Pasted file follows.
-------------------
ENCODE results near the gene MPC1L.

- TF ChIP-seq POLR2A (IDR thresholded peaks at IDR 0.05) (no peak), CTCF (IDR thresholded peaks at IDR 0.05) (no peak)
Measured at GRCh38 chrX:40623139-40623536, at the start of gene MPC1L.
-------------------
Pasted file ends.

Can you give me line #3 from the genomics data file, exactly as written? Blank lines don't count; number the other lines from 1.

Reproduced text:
Measured at GRCh38 chrX:40623139-40623536, at the start of gene MPC1L.